If there is one, single, most pervasive example of insanity on this planet, it is this simple fact—we know that we create more garbage than the planet is capable of remediating, and yet we just keep on making more. Plastic does not break down. Period. Don’t buy stuff made with it or stored in it. This is a consumer driven economy—your dollar and how you spend it is how you vote, so each and every time you buy a 2 liter bottle of soda or a case of individual water bottles you tell the manufacturer to make more. Perhaps you think that if you recycle your behavior is redeemed, but don’t fool yourself—the problem is far too great for the 15% of us who do recycle properly. “Overall, U.S. post-consumer plastic waste for 2008 was estimated at 33.6 million tons; 2.2 million tons (6.5%) were recycled and 2.6 million tons (7.7%) were burned for energy; 28.9 million tons, or 85.5%, were discarded in landfills.” We cannot continue, as responsible people, to silently witness our planet choke on polymer—it is not enough to do to right thing, we must also convince others before it is too late.
“The American way of life is not sustainable. It doesn’t acknowledge that there is a world beyond America. ”
― Arundhati Roy
To this situation, I like to apply a simple principle of my own, which I call “Good, Better, Best” –sort of a PC (that’s PermaCulture, btw, not ‘politically correct’) ‘rule of thumb’. It goes like this:
- Water--You know there are sustainability issues with your local aquifer (as in Florida, where the contingency plan is that salt water will infiltrate within the next 5-10 years), so, you:
- GOOD: adopt some form a graywater system, whether it be as simple as using a bucket in your shower for use in flushing the toilet or watering plants, or more complex, such as the sump-pump assisted system I have. You absolutely DO NOT water the lawn, or any other non-edible landscaping.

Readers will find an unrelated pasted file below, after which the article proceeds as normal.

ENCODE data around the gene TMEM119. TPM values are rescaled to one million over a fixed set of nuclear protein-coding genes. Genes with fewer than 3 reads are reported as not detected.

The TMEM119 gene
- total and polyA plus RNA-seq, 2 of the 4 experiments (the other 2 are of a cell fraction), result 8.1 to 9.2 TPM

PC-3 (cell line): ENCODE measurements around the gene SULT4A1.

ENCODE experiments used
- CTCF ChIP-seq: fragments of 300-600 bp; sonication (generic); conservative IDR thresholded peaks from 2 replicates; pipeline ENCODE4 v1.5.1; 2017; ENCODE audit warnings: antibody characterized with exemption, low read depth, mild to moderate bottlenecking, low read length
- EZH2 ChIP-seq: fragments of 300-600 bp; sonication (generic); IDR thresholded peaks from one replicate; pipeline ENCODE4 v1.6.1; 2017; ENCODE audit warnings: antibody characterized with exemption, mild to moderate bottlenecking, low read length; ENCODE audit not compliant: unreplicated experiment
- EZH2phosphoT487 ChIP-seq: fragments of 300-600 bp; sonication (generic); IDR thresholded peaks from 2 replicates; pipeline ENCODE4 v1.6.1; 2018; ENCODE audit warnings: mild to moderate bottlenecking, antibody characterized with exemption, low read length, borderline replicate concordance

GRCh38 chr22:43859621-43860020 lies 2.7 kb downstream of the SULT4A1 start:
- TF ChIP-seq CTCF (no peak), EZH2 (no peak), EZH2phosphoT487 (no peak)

- BETTER: All of the above, with the addition of rainbarrels and/or other water catchment for use in the garden.
- BEST: Installed a full-scale ‘off-grid’ rain catchment system, including a composting toilet, so that you could exist entirely free of the local municipal system, whether or not you have formally dis-connected.
- Energy—You recognize that not only is your local power company non-environmentally-friendly, but you’d also like to save a little money, so, you:
- GOOD: Use you’re A/C and heat only when absolutely necessary—perhaps when temperatures are under 65 degrees or over 85 degrees for 24 hours or more. You employ non-HVAC passive solar methods of cooling and heating (insulation, windows, windbreaks, shade trees, fireplace, etc.).
- BETTER: You have installed some form of solar panel augmentation to your home energy system, and/or lighting, such as LED or skylights (in addition to the above). You use a solar or some other alternative-powered efficient water heater.
- BEST: Fully off-grid, passive solar designed home, or one which has enough solar panels to sell power back to local utilities.
- Earth—You realize that food independence is the only way to truly maintain a quality nutritional diet for you and you family, so, you:
- GOOD: Buy the majority of your food from a local fruit stand, much of which is supplied by local growers. You have a small garden plot which you supplement with, or some fruit trees, perhaps.
- BETTER: You belong to a local food co-op, where the food is sourced from no more than 100 miles away. You pick up your weekly share by bicycle or on foot.
- BEST: All of your food comes from onsite or a local farm no more than 50 miles away. You pick it up by walking, biking, or bending over.
Getting the idea? Not everyone has the time or resources to go for the “BEST” option—we all do what we can, the best that we can—the point is to do sOMething, and DO IT NOW. Begin with yourself and your home, your lifestyle, your choices—once you feel that all of these are within the ‘Good, Better, Best” scale, move on to Make Friends and Influence Others. Because, it’s really best to walk the walk, before asking others to join you, now, isn’t it?
A journey of a thousand miles begins with a single step.
Lao-tzu, The Way of Lao-tzu
Chinese philosopher (604 BC – 531 BC)
Read the Series:
- Observe and Interact
- Catch and Store Energy
- Obtain a Yield
- Apply Self-Regulation and Accept Feedback
- Use and value renewable resources and services
- Produce no waste
- Design from patterns to details
- Integrate rather than segregate
- Use small and slow solutions
- Use and value diversity
- Use edges and value the marginal
- Creatively use and respond to change
© Loretta Buckner, 2014, We Grow From Here